Table 3 CRC cell lines response to the different tested drugs

We suggest screening tumors for the HER2-Neu expression since its high levels could be considered as positive predictive factor of treatment response using afatinib or using afatinib+vemurafenib.


Our work presents new molecular aspects of BRAF mutated CRC cells which can occur in resistant patients and support the notion that, besides the specific BRAFV600E mutation, other signaling pathway activations could be responsible for therapy failure. Therefore, BRAF mutant patients should not be considered as having a unique underlying biology but heterogeneous paths [20], that may be identified and exploited for effective personalized targeted therapies [40].

Availability of data and materials

The datasets used and/or analyzed during the current study are available from the corresponding author on reasonable request.





Adenomatous polyposis coli


Colo-rectal Cancer


Epidermal Growth Factor Receptor


Receptor tyrosine-protin kinase erbB-2


Extracellular signal–regulated kinases


Heat shock protein 70


Kirsten RAt Sarcoma


Mitogen-activated protein kinase




Polymerase chain reaction


Phosphatidylinositol-4,5-bisphosphate 3-kinase catalytic unit


Phosphatidylinositol-3,4,5-trisphosphate 3-phosphatase protein


Receptor Tyrosine Kinsae


Tyrosine Kinase Inhibitor


Tumor Protein p53




Wild type


  1. 1.

    De Rosa M, Pace U, Rega D, Costabile V, Duraturo F, Izzo P, Delrio P. Genetics, diagnosis and management of colorectal cancer. Oncol Rep. 2015;34(3):1087–96.

    CAS  Article  PubMed  Google Scholar 

  2. 2.

    Cancer Genome Atlas Network. Comprehensive molecular characterization of human colon and rectal cancer. Nature. 2012;18;487(7407):330–7.

    CAS  Article  Google Scholar 

  3. 3.

    Capalbo C, Marchetti P, Coppa A, Calogero A, Anastasi E, Buffone A, et al. Vemurafenib and panitumumab combination tailored therapy in BRAF-mutated metastatic colorectal cancer: a case report. Cancer Biol Ther. 2014;15(7):826–31.

    Article  PubMed  PubMed Central  Google Scholar 

  4. 4.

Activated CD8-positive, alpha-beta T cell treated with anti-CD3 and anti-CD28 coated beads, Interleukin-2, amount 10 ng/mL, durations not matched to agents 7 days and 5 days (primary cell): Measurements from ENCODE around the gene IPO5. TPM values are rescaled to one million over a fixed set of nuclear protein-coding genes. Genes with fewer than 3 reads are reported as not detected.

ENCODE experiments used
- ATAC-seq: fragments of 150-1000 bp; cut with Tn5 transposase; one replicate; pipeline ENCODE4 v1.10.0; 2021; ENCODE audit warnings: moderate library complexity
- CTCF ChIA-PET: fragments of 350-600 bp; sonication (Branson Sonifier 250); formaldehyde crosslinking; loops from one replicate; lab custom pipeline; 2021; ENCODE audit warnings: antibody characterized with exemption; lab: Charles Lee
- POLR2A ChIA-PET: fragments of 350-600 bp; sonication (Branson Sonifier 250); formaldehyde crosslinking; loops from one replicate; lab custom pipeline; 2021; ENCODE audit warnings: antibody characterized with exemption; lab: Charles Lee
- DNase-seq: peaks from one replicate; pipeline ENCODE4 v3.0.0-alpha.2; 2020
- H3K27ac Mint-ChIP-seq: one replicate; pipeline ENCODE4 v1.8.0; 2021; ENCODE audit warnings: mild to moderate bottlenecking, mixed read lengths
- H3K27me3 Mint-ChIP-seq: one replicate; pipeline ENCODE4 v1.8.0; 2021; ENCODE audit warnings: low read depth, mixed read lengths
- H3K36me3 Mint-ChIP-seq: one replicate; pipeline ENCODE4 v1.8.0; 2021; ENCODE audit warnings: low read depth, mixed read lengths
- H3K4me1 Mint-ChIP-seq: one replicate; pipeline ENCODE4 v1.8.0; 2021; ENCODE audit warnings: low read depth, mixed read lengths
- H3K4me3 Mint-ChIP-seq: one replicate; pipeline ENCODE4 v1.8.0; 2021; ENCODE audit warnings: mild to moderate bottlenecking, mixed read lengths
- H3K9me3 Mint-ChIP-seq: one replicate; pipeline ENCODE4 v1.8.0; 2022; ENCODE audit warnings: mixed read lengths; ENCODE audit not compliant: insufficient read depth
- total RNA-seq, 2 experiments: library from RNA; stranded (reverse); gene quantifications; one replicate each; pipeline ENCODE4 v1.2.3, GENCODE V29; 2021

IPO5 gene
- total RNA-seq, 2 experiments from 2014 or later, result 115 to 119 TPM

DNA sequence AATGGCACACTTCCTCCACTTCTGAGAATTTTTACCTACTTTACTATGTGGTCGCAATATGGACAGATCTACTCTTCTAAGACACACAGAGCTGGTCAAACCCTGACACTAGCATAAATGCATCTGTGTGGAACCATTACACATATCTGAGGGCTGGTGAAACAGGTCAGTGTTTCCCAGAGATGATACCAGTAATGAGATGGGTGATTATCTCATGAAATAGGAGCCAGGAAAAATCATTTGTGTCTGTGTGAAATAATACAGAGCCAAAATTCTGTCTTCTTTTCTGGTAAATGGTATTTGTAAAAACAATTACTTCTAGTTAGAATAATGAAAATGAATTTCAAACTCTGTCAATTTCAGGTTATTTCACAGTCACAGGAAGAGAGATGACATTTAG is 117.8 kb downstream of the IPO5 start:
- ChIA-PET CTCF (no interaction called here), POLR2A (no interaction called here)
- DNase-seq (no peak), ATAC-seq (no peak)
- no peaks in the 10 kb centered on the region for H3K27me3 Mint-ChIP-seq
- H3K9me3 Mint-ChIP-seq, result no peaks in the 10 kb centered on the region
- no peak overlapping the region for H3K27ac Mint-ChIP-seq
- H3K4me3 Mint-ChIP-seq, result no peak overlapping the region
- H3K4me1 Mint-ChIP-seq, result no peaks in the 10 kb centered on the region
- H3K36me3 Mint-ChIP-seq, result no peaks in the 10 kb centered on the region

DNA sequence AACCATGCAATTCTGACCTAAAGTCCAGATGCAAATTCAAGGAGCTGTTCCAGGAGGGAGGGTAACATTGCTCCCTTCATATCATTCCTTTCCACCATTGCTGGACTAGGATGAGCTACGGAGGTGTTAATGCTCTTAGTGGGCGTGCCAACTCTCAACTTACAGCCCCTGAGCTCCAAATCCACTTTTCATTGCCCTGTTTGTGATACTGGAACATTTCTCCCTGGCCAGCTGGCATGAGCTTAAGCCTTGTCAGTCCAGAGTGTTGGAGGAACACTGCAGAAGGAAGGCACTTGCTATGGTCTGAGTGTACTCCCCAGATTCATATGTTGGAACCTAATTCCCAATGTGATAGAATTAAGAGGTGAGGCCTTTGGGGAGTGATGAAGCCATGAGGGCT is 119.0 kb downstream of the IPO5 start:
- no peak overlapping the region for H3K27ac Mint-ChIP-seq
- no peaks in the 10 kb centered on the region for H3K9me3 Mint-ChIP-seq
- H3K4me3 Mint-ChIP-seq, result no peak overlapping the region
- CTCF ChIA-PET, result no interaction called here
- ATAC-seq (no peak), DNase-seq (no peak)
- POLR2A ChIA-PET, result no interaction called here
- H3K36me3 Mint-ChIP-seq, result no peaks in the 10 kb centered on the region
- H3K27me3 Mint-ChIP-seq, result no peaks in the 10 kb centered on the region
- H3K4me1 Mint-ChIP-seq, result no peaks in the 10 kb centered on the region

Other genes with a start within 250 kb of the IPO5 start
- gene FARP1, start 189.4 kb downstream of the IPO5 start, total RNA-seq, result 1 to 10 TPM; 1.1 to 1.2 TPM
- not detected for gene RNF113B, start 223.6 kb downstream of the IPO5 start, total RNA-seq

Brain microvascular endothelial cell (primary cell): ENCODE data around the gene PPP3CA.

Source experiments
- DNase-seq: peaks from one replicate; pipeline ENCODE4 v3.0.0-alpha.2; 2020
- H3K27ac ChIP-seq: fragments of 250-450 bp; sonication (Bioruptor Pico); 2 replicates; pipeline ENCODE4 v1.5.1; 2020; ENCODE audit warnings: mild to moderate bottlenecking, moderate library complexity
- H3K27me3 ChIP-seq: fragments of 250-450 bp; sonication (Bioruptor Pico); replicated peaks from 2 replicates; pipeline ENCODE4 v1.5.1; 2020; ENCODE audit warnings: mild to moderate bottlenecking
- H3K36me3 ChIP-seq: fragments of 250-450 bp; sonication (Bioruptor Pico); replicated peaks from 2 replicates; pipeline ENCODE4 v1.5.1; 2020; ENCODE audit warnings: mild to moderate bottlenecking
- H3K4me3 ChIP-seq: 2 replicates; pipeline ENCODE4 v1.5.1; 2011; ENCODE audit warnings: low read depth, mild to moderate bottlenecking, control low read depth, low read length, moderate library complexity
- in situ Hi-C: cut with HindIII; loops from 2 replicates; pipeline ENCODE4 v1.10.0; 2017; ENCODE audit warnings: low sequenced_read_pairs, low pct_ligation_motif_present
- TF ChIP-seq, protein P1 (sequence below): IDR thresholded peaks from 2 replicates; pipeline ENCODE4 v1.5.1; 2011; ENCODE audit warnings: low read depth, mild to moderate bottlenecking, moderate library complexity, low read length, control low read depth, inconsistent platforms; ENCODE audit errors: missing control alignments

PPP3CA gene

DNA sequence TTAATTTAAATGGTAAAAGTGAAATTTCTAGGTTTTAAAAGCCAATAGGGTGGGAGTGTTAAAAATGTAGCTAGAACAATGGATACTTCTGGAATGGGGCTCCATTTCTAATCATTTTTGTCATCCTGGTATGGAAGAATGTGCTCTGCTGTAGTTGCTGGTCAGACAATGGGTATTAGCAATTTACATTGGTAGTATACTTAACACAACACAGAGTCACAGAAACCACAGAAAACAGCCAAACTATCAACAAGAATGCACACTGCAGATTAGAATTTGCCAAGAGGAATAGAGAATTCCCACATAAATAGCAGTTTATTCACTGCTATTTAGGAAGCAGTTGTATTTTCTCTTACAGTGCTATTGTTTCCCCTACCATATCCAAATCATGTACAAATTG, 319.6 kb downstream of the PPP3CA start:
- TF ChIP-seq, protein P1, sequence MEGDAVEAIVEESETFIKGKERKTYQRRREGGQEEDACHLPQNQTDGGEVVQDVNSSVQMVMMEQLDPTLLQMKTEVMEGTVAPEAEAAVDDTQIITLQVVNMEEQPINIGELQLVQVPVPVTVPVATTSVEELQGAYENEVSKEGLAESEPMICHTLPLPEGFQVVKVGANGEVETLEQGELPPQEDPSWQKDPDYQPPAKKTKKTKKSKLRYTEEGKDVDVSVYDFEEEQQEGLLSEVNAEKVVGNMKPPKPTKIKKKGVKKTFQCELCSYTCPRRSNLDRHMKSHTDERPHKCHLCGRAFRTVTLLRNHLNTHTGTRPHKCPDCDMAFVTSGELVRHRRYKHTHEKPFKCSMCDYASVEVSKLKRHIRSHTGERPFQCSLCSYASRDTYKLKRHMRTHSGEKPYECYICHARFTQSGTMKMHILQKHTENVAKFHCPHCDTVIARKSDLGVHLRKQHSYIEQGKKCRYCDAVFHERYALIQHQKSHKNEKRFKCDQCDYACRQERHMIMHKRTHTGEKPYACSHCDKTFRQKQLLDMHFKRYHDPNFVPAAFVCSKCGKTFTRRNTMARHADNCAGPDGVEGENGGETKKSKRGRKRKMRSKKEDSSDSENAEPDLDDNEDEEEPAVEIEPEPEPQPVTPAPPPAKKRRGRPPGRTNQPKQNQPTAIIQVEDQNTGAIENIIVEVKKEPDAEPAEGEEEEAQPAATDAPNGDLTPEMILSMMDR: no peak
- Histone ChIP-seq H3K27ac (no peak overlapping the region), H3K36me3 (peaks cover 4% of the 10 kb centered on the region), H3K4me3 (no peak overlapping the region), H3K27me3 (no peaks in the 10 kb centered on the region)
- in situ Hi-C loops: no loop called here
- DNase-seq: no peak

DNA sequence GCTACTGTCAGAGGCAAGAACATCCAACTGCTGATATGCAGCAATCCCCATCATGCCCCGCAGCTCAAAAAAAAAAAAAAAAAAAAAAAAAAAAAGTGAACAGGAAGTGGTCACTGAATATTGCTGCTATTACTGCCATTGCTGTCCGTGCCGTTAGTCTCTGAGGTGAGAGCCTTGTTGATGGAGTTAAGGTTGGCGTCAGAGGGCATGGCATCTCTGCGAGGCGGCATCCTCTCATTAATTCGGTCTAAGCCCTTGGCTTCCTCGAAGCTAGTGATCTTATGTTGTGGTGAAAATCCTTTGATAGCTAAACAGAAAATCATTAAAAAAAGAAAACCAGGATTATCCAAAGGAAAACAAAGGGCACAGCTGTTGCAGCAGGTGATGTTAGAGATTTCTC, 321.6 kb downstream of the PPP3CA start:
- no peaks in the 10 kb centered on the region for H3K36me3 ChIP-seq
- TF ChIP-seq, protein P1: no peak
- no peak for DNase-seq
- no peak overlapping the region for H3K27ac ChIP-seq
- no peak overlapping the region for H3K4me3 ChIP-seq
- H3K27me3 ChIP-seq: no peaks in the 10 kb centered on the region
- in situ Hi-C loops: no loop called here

Sartore-Bianchi A, Loupakis F, Argilés G, Prager GW. Challenging chemoresistant metastatic colorectal cancer: therapeutic strategies from the clinic and from the laboratory. Ann Oncol. 2016;27(8):1456–66.

    CAS  Article  PubMed  Google Scholar 

  5. 5.

    Van Cutsem E, Köhne CH, Láng I, Folprecht G, Nowacki MP, Cascinu S, et al. Cetuximab plus irinotecan, fluorouracil, and leucovorin as first-line treatment for metastatic colorectal cancer: updated analysis of overall survival according to tumor KRAS and BRAF mutation status. J Clin Oncol. 2011;20;29(15):2011–9.

    CAS  Article  Google Scholar 

  6. 6.

    Yokota T, Ura T, Shibata N, Takahari D, Shitara K, Nomura M, et al. BRAF mutation is a powerful prognostic factor in advanced and recurrent colorectal cancer. Br J Cancer. 201;1;104(5):856–62.

    CAS  Article  Google Scholar 

  7. 7.

    Tol J, Nagtegaal ID, Punt CJ. BRAF mutation in metastatic colorectal cancer. N Engl J Med. 2009;2;361(1):98–9.

    Article  Google Scholar 

  8. 8.

    De Roock W, Claes B, Bernasconi D, De Schutter J, Biesmans B, Fountzilas G, et al. Effects of KRAS, BRAF, NRAS, and PIK3CA mutations on the efficacy of cetuximab plus chemotherapy in chemotherapy-refractory metastatic colorectal cancer: a retrospective consortium analysis. Lancet Oncol. 2010;11(8):753–62.

    CAS  Article  PubMed  Google Scholar 

  9. 9.

    Di Nicolantonio F, Martini M, Molinari F, Sartore-Bianchi A, Arena S, et al. Wild-type BRAF is required for response to panitumumab or cetuximab in metastatic colorectal cancer. J Clin Oncol. 2008;10;26(35):5705–12.

    CAS  Article  Google Scholar 

  10. 10.

    Laurent-Puig P, Cayre A, Manceau G, Buc E, Bachet JB, Lecomte T, et al. Analysis of PTEN, BRAF, and EGFR status in determining benefit from cetuximab therapy in wild-type KRAS metastatic colon cancer. J Clin Oncol. 2009;10;27(35):5924–30.